Childhood in Society for Early Childhood Studies

Written by Rory McDowall Clark “Childhood in Society for Early Childhood Studies”, discusses a wide variety of topics regarding the true meaning of children in society. Rory McDowall Clark has an MA in Sociology: Contemporary Studies and her research interests include gender, cultural views of the child and continuing professional development (Clark, 2010, p. IV). Thus, resulting in an extremely informative and educated textbook divided into chapters discussing topics such as the history of childhood, the social policy of childhood and the global context of childhood.

Chapters one, five and nine are most certainly striking. As they explore the key themes of Childhood, Social Deprivation and the twenty-first-century child. Each of which these chapters are clearly labelled and laid out making it, in most cases, an easy read.


For many the true definition of “child” is in fact unclear. A child is a young person who is developing socially, emotionally, physically and cognitively (Clark, 2010, p.6). Equally, there can be many definitions and understandings of “Childhood”.

Clark successfully demonstrates the meaning of childhood throughout this chapter by providing factual evidence. Such as Steve Wagg: “Childhood, like so many other vitally important aspects of social life- gender, health, youth and so on- is socially constructed. It is, in other words, what members of societies, at times and places, say it is”. (Wagg, (1992, p.10) cited in Clark, 2010, p.7)

There is little denying that Clarks understanding of no two childhoods being the same is a breath of fresh air. The detailed explanations allow the reader to have a different perspective and understanding.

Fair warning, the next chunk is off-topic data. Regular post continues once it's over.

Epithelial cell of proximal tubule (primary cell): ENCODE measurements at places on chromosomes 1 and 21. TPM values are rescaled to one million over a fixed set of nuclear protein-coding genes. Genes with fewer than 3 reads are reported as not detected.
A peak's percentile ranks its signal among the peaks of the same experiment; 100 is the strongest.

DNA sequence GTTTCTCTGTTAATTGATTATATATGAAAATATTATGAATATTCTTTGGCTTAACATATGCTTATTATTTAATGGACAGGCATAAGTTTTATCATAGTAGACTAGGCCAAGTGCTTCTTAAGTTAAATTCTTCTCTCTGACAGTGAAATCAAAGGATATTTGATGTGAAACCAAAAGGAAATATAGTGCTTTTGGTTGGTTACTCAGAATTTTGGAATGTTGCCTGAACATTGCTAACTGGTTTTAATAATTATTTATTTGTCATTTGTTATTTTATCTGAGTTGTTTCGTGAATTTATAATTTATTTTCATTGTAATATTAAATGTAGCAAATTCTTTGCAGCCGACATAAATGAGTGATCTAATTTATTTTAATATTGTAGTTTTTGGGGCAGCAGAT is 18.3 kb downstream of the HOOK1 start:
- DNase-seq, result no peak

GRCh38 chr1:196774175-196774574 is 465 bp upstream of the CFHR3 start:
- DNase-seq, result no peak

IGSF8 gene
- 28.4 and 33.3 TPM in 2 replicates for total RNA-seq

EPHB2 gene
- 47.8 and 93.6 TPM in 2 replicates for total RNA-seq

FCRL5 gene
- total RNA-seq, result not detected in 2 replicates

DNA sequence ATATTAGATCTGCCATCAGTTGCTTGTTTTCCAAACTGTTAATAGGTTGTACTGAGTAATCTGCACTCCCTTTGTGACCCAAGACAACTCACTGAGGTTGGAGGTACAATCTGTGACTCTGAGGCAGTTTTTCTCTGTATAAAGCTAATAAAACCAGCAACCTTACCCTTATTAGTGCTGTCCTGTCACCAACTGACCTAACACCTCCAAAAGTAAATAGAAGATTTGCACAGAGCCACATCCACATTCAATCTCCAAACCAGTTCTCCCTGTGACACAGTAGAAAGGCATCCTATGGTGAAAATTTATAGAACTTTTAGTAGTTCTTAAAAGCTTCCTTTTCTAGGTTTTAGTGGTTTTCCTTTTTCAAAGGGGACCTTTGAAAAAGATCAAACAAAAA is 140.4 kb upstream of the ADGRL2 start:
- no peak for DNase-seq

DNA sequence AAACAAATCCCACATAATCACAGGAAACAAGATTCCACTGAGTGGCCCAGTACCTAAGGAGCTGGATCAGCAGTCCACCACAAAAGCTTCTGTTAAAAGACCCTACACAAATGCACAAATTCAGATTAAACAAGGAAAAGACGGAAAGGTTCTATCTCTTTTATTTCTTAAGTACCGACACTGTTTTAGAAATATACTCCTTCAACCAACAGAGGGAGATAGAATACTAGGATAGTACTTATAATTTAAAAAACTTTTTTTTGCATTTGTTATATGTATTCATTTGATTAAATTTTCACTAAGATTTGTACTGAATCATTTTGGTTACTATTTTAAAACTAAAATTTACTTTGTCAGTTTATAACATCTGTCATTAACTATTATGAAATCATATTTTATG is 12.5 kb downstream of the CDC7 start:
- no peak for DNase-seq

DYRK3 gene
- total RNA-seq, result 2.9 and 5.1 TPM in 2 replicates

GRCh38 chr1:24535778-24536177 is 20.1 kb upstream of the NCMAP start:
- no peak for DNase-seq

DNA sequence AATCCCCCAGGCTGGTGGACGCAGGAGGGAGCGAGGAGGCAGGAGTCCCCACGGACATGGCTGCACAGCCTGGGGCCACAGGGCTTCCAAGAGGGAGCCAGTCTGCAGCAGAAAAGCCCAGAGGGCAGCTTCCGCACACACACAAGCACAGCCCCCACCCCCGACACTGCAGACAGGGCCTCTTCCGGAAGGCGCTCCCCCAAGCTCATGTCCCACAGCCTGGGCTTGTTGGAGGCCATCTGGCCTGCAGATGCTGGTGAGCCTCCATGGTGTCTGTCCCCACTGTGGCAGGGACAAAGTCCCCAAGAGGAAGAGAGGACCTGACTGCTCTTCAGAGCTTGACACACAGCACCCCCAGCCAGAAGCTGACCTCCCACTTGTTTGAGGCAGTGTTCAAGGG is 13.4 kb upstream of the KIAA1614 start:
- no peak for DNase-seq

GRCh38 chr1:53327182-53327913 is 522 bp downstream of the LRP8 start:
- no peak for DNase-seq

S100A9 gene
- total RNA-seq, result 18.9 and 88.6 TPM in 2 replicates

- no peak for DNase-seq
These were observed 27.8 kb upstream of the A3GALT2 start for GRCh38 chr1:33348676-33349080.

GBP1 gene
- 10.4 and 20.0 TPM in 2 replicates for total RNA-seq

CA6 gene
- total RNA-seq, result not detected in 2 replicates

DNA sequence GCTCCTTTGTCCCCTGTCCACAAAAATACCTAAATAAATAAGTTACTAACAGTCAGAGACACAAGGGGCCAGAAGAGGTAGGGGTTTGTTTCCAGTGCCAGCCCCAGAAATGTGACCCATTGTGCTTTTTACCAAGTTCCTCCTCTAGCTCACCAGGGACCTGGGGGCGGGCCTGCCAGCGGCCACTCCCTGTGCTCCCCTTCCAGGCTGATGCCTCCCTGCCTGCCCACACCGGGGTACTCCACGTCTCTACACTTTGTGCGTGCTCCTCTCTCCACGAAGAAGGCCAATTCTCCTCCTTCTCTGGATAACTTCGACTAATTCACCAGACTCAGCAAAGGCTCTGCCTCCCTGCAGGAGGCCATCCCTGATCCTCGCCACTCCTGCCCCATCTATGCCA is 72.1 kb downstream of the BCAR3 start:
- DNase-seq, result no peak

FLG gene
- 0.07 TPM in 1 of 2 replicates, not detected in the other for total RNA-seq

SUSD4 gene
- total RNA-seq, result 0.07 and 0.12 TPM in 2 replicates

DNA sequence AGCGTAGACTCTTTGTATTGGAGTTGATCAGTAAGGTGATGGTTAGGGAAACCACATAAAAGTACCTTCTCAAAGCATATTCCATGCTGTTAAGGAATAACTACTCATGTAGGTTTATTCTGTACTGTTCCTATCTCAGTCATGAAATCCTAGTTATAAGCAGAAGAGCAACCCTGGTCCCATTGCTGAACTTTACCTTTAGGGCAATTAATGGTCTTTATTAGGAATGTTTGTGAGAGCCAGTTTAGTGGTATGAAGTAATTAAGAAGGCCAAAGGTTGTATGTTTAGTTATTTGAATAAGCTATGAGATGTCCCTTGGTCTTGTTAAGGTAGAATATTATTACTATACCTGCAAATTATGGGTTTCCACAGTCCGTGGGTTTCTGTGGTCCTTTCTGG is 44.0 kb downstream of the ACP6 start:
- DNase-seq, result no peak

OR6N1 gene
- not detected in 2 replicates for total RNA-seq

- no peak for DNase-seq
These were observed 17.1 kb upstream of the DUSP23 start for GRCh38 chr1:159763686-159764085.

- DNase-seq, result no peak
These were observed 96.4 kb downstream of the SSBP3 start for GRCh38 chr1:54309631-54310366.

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Unfortunately, certain childhood experiences can be badly influenced by social laws and regulations resulting in a complicated adulthood. The important message conveyed in this chapter is children do not control their childhood, society does. This chapter also included an “Activity” section which enabled the reader to imagine and practice certain scenarios. Most certainly a very effective aspect of the book.

Social Deprivation

The Author does not shy away from the cruel realities of social deprivation such as poverty in a child’s life and the gruelling consequences. Poverty affects children in all aspects of their lives from low birth weight·bad housing and·an unstable family situation (Clark, 2010, p.62). It is truly an eye-opener to learn how many children and their families are suffering with the effects of poverty daily. However, as informative as the statistical information is, one could argue there are too many figures and dates throughout the chapter. Therefore, making it a slightly difficult read. Such as, Government figures claim some success in removing children from poverty with numbers down from 3.4 million in 1998/9 to 2.9 million by 2006/7 (DCSF, (2009) cited in Clark, 2010, p. 62). As a reader, it could be rather confusing trying to grasp the various figures and dates. Although, in contrast, the strong point of this chapter is the clear layout. Each topic such as poverty and community development have large titles that breakdown the information visibly. This chapter would be aimed at those trying to research childhood poverty and help find a solution for social deprivation. Perhaps social workers, various charities and third-level students. Clark effectively highlights how children can play a positive part within their community. According to Nimmo (2008), it is vital that young children are involved within their community and voice their opinions, as many children spend countless hours in an Early year’s environment. Clarks way of thinking is simplistic yet truly thought-provoking.